With the right support and mentorship, activism is a renewable resource!” Will Hamilton-Cole

The Comox Valley is known for many things but one aspect that attracted me to move here 18 years ago was its long record of activism.  You merely have to take even a cursory look at all the different events, demonstrations, coalitions and campaigns and you can’t help being impressed by people’s commitment.

There was the labour agitation of the coalminers in Cumberland which echoes down to this day in the Miners Memorial Day and the May Day Bean Dinner. With the military bases here and in Nanoose Bay, nuclear disarmament was a big issue for many in the 1980’s. After the Gordon Campbell Liberals were elected in 2001 and began a blitzkrieg on social and economic programs, a Community Justice Action Coalition was formed to organize community resistance to these changes. Around 2012, when Idle No More began protesting against the racist policies of the federal and provincial governments, a number of large demos were held in the Valley in support of indigenous communities.

Environmentalism has always played a big part in the political sphere, from the civil disobedience of Clayoquot to the climate change protests of today. There are a number of organizations, issues and campaigns I have not mentioned but you get the picture. Activism was, and is, an important part of life here.


Why is that? I asked that question to a number of local activists and these are some of the answers I got back. Many people pointed to the influx of ‘back to the land’ hippies and draft dodgers in the late 60’s who were seeking land and freedom in rural communities like Merville and Denman Island. These men and women were already dissatisfied with the status quo and were used to challenging authority. Their values influenced their new neighbours and those of the next generation.

Nancy Gothard points out, “Our relatively small size (population and geographic) allows for people to actually know the various communities in which activism is practiced, allowing for relationships to form. Sometimes it may feel like we see similar people at similar activism activities and feel discouraged by this but in practicing together we’re investing in trust and that is the most important ingredient of collective changes.”

People also organized infrastructures to carry out the necessary work. The World Community Development Education Society not only gave direct financial support to Central American coffee growers but organized a documentary film festival focused on social justice issues. The Comox Valley Transition Society gave shelter to women and children fleeing male violence and, as an explicitly feminist body, supported diverse campaigns like ‘Walking With Our Sisters’ and the December 6th memorial.  In addition to organizations, Anne Davis states, “There were inspirational figures such as Ruth Masters and Melda Buchanan who mentored and inspired a younger generation.”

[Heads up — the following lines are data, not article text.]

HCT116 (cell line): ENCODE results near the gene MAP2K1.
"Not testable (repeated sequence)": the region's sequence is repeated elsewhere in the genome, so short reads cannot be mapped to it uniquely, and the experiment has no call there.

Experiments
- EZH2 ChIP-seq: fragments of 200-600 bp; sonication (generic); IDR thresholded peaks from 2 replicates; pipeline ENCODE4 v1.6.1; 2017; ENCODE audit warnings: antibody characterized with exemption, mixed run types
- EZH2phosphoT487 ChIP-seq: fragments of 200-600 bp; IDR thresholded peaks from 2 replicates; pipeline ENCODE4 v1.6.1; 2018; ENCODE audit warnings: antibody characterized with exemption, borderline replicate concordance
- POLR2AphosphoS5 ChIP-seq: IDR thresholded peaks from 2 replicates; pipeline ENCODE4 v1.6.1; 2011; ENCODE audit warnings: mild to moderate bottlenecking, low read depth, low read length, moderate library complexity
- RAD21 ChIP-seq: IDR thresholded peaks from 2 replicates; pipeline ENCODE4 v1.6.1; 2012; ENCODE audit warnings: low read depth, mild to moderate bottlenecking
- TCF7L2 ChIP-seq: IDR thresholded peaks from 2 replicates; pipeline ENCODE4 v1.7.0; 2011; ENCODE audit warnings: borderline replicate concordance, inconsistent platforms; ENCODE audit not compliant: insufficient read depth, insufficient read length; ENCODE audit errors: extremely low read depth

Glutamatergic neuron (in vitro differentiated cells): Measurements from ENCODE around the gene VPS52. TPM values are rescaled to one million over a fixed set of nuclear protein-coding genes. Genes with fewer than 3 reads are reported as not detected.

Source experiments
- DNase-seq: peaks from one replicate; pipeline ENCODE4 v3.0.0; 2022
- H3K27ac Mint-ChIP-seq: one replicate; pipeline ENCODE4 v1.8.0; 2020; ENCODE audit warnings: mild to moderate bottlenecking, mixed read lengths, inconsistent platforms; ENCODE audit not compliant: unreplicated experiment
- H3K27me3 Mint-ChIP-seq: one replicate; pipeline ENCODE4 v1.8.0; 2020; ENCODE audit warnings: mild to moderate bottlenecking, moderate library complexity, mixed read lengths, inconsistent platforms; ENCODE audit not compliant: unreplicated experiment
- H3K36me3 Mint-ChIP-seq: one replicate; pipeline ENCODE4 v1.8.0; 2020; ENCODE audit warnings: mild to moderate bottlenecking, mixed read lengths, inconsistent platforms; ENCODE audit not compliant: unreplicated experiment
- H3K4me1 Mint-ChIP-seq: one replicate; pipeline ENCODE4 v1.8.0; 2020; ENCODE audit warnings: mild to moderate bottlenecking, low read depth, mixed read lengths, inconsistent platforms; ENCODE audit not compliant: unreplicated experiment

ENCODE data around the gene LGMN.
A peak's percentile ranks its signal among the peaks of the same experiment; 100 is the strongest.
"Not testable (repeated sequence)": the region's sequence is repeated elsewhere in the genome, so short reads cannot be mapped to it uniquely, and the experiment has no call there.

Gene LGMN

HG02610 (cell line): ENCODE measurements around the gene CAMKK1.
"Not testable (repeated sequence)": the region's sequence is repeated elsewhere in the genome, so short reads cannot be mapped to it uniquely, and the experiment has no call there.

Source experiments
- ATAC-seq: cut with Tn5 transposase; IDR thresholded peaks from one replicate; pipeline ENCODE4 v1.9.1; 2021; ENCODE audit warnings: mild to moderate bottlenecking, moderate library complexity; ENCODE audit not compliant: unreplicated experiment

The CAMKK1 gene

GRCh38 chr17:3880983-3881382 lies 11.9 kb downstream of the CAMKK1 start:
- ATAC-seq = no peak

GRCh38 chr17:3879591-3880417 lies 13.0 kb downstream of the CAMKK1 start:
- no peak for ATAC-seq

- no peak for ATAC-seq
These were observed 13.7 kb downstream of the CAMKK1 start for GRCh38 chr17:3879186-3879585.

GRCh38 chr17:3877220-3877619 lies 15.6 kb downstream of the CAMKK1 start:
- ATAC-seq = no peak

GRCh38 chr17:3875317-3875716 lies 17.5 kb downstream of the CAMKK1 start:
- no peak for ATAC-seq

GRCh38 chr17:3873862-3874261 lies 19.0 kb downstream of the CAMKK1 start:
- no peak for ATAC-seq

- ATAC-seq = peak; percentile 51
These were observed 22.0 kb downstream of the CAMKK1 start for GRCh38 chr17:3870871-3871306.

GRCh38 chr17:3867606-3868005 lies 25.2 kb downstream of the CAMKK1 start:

Sam Gindin , a union organizer who knew a thing or two about activism writes, “Building that cadre of activists and activists-to-be is achieved by expanding educational opportunities, by establishing the widest range of forums and conferences, and above all by maintaining the unions’ constant involvement in campaigns and struggles. Activism creates activists.”

It is of value to look at how some people came to be activists. There is a diverse range of reasons and often there is not a single reason but a number of motivating factors. Will Cole-Hamilton says, “I have been involved in political activism (former NDP riding president and volunteer) since my 20s.”  Tom Pater: “As a resident of the remote west coast of the island starting in the ’80s, I got caught up in community and environmental issues there, eventually becoming politically active as an elected member for several terms on the regional district board based in Courtenay.”  Anne Davis had an activist mother and Cindy Gaboury “learned to be ‘active’ by mostly listening to passionate conversations at the family dinner table.” Nancy Gothard whose family was not political, said ”Through my ecological training (1st degree) and then planning (2nd degree) I learned the important role we all play in shaping our communities and it just made sense to be involved.”

A number stated it was through their union and/or jobs that they became activists. Anne Davis says, “Dealing with some unfairness in the workplace I got involved in organizing my workplace into a union and that struggle, though ultimately unsuccessful, opened doors to the labour movement and all the possibilities there.” Doug Hillian: “My first engagement flowed naturally from my professional work in the justice and social welfare systems where I engaged with others to develop needed social services like the Transition Society and youth programs.”


As to the future of activism in the Valley, most  were optimistic or maybe realistic is a better way of looking at it. Doug Hillian: “While we have a demographic shift underway as aging baby boomers slow down we can see the engagement of a new generation of youth activists in response to the climate crisis. Our presence on the unceded traditional territory of the K’omoks First Nation and that Nation’s ongoing work towards treaty settlements also assures ongoing activism. I believe that as long as there are issues that warrant people getting organized to work for change and strive for a better world, the Valley’s legacy of activism will continue to thrive.” 

The last word goes to Nancy Gothard: “As long as I am here and there are people to work with, I know I’ll be contributing to the Comox Valley activism legacy. We have to make it more inviting though, find ways to connect to messages that more people care about, and show everyone how much fun we’re having in the process because quite frankly, I am.”

Brian Charlton